Drug insight: Thalidomide as a treatment for multiple myeloma

Shaji Kumar, Kenneth C. Anderson

Research output: Contribution to journalReview articlepeer-review

35 Scopus citations


Multiple myeloma (MM) - a malignancy of the bone marrow - remains incurable by current therapies, and there is an urgent need for new drugs based on a better understanding of the underlying disease biology. MM is characterized by monoclonal plasma cells that accumulate in the bone marrow, which provides a microenvironment that promotes tumor cell growth and survival and protection against various therapeutic agents. The MM cell interacts with bone marrow stromal cells and endothelial cells, as well as osteoblasts and osteoclasts. Our understanding of the tumor microenvironment has already prompted the development of new agents that are aimed at disrupting the multiple facets of these interactions. It has also enabled the development of a comprehensive and rational approach to preclinical evaluation of new agents, facilitating the translation of in vitro studies to in vivo tumor models and, subsequently, to clinical trials. In this review, we describe the preclinical studies that led to the development of clinical trials of thalidomide and its immunomodulatory derivatives as therapeutic agents for MM. These drugs, alone or in combination, have shown impressive activity at all stages of the disease, and these demonstrations of clinical benefit have in turn validated our model systems for drug discovery in MM. Integration of data from clinical trials and laboratory studies will allow the design of future clinical trials that combine thalidomide and its derivatives with other drugs, ultimately leading to more effective therapies and better outcomes in patients with MM.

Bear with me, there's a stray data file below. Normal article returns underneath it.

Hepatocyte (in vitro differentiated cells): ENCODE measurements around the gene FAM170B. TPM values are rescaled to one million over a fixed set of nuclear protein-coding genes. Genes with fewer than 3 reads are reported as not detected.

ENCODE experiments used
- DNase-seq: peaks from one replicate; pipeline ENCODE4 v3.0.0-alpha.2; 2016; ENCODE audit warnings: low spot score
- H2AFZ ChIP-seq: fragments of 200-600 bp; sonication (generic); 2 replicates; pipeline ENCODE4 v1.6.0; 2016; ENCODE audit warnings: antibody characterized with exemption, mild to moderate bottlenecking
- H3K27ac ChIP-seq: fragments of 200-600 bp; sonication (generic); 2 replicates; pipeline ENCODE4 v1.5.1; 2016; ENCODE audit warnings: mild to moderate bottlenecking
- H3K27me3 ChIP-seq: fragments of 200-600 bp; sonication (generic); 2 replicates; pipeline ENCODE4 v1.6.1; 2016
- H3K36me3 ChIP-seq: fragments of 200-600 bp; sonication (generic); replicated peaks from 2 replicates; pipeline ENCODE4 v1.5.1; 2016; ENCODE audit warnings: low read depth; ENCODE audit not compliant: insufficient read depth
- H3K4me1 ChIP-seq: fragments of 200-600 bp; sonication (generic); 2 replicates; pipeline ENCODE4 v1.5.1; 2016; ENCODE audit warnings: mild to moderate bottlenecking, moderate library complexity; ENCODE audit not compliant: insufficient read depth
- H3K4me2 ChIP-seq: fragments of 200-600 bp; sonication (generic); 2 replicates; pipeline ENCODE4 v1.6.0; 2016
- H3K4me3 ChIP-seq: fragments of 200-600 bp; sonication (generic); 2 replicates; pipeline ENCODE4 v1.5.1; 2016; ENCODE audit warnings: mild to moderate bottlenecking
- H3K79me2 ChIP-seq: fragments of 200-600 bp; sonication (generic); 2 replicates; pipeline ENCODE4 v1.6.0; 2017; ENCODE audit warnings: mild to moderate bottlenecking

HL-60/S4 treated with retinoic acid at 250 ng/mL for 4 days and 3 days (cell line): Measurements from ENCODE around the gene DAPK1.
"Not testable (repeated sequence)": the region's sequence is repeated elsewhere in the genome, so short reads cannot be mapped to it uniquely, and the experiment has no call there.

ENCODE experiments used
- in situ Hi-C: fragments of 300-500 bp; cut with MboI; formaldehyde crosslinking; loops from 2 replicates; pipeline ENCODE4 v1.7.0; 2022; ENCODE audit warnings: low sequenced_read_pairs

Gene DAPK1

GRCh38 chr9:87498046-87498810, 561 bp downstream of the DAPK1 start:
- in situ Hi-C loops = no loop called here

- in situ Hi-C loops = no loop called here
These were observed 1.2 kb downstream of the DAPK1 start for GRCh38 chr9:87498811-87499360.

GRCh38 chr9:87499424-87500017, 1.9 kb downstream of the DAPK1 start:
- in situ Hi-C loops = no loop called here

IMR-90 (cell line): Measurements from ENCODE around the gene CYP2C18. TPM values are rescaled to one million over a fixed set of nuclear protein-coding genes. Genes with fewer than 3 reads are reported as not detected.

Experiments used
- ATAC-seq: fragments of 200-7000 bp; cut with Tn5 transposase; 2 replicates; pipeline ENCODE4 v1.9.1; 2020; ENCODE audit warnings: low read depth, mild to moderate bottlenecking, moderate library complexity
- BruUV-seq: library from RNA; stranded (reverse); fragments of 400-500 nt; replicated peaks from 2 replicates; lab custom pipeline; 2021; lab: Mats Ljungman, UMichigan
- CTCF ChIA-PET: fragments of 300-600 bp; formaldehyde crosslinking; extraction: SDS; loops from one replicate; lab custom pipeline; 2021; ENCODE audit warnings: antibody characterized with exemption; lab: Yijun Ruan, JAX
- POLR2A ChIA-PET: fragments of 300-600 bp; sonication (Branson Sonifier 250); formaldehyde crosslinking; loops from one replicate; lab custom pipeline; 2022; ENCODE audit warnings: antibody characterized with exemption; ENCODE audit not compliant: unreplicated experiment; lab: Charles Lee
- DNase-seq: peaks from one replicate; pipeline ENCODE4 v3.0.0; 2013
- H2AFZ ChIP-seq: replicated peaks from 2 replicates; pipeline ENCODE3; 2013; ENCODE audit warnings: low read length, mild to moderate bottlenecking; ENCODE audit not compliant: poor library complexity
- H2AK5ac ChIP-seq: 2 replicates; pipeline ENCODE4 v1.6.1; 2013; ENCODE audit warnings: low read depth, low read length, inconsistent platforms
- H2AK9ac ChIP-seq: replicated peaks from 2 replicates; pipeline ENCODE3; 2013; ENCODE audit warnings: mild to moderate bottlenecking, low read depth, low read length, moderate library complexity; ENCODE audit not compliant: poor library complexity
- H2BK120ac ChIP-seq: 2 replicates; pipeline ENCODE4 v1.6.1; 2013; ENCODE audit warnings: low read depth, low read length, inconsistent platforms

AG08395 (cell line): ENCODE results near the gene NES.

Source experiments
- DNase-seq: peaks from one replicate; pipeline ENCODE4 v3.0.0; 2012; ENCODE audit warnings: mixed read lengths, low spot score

Original languageEnglish (US)
Pages (from-to)262-270
Number of pages9
JournalNature Clinical Practice Oncology
Issue number5
StatePublished - May 1 2005


  • Immunomodulatory drug
  • Multiple myeloma
  • Stroma
  • Thalidomide
  • Tumor microenvironment

ASJC Scopus subject areas

  • Oncology


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